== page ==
CPI growth rate remains at 2% for second month

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CPI growth rate remains at 2% for second month


Inflation is running at a 2 percent rate for the second consecutive month, further burdening lower-income households already struggling to pay bills and make ends meet.

According to Statistics Korea, consumer prices in November rose 2 percent year-on-year. It also reported a 2 percent rise year-on-year in October.

While consumer prices were up in all categories - from processed goods to utility costs and services - the prices of agricultural and fishery goods rose significantly, increases that affect the dinner tables of average households.

Agricultural and fishery product prices were up 7.5 percent compared to a year ago. Fresh produce prices were up 14.1 percent year on year. Overall agricultural prices were up 14.4 percent.

Prices of a number of key products grew especially fast. Rice, a staple of most Korean households, surged 23.8 percent. Tomatoes rose 44.4 percent. Meat is cheaper than it was a year ago, with pork prices down 4.4 percent. Egg prices fell 14.3 percent.

Overall, consumer prices in November were down 0.7 percent from the previous month.

“The overall inflation is still within target range of 2 percent,” said Jang Bo-young, head of the Ministry of Finance and Economy’s price policy division. “However, due to the effect of the heat [in summer] and the relatively lower prices a year ago, [consumer price rises] September through November are slightly higher than those in the first eight months of the year.”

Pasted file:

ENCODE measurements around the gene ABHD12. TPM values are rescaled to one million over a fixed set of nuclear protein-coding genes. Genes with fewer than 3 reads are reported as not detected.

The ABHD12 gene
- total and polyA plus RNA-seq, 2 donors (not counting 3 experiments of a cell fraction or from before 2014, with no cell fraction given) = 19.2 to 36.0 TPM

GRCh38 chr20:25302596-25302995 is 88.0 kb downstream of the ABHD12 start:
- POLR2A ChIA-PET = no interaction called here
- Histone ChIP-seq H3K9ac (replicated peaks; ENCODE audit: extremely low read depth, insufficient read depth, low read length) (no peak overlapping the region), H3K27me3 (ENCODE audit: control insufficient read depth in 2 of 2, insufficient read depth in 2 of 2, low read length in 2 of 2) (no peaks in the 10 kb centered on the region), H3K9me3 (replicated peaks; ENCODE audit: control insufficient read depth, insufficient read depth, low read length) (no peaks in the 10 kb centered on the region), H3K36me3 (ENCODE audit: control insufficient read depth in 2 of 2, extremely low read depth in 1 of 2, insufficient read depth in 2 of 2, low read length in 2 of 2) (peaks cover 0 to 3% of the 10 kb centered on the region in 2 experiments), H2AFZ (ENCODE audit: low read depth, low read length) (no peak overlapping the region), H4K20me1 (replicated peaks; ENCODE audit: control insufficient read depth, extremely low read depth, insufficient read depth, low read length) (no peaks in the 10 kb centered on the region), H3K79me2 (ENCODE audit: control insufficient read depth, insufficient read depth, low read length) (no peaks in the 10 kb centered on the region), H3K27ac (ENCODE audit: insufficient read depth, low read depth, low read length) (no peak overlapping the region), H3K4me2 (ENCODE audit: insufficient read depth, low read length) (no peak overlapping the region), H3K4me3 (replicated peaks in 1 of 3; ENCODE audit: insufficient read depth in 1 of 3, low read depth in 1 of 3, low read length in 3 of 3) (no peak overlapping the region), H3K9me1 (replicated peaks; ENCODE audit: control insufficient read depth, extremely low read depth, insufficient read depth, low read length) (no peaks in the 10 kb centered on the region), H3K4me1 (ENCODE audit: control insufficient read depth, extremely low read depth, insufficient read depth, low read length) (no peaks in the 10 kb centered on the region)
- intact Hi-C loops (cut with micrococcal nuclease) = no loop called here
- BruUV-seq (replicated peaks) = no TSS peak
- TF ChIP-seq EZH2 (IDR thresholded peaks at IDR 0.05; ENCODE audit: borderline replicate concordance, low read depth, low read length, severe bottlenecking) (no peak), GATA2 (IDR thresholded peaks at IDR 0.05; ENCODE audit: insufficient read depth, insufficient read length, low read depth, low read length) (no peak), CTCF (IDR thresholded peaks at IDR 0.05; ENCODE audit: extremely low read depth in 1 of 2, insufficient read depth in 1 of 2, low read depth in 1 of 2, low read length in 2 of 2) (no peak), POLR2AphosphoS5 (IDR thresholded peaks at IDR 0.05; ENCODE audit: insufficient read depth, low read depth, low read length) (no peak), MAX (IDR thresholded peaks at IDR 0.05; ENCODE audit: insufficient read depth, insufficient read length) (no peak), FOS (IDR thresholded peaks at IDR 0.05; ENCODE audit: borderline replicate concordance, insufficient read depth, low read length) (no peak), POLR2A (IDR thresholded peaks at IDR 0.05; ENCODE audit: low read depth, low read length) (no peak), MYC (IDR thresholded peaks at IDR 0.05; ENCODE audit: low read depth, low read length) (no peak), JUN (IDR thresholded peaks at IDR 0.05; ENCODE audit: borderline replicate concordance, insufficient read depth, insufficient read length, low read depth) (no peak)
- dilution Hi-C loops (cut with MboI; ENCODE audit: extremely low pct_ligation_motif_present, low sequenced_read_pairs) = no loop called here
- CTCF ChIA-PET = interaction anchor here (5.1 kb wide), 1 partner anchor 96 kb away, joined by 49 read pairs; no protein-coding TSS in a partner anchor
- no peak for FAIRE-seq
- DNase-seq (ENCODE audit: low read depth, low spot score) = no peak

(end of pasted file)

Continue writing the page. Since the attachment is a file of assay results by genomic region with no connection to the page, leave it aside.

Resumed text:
Agricultural products are not alone in quickly becoming more expensive. The CPI rate was high in other categories as well. Processed goods were up 1.5 percent year-on-year, gasoline was up 5.1 percent and diesel 9.1 percent. Utility prices were up 1.5 percent, and natural gas, which is used for cooking and heating, rose 3.5 percent.

Service industry prices were up 1.5 percent, with apartment management costs climbing 4 percent.

The latest consumer price report is fuelling concern as it demonstrates that the living conditions of lower-income households, despite government efforts, have been worsening.

According to a study released by Statistics Korea last month, the income inequality gap is now the widest in 11 years. While the average incomes of those in the top 20 percent rose 8.8 percent in the third quarter, the incomes of those in the bottom 20 percent fell 7 percent.

Last week, the Bank of Korea raised its benchmark rate from 1.5 percent to 1.75 percent, the first increase in a year, a move that is also adding to the burdens of the average household.

The Finance Ministry said the government is currently working on stabilizing prices by releasing stockpiled agricultural products. It added that the government will work with the private sector so that the recent decline in international crude prices will be reflected in the prices of goods purchased in Korea.

BY LEE HO-JEONG [lee.hojeong@joongang.co.kr]
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